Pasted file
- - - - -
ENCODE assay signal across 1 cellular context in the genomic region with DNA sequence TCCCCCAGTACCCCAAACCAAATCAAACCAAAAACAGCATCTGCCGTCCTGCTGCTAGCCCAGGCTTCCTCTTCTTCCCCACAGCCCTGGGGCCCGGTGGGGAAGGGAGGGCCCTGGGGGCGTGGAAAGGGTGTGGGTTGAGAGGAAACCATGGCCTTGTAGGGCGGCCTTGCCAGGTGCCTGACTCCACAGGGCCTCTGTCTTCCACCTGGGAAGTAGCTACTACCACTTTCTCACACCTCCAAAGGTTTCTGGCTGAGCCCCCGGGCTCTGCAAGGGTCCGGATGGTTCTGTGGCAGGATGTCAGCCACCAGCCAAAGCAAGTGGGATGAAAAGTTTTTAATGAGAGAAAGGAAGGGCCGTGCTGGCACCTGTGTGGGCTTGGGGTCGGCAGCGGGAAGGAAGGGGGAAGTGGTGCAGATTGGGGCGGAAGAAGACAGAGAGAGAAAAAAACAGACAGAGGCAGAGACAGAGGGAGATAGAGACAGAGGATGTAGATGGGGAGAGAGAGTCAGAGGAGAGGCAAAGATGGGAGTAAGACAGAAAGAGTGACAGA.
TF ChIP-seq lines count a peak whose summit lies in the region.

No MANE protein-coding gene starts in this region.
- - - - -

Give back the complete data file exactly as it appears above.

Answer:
ENCODE assay signal across 1 cellular context in the genomic region with DNA sequence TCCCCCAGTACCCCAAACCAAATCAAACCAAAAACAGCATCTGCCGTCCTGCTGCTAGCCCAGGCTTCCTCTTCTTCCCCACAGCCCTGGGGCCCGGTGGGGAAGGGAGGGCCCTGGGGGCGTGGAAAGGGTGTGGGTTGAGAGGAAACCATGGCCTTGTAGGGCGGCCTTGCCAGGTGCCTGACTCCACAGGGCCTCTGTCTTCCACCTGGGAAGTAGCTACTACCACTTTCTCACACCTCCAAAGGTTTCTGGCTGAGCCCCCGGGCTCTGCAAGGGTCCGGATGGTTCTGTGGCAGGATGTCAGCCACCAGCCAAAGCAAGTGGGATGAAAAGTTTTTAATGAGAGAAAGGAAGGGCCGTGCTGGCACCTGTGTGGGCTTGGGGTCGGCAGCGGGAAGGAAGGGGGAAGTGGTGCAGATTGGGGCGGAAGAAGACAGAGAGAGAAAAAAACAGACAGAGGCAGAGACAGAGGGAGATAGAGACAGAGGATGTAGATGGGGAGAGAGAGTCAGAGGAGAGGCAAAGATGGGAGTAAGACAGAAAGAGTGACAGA.
TF ChIP-seq lines count a peak whose summit lies in the region.

No MANE protein-coding gene starts in this region.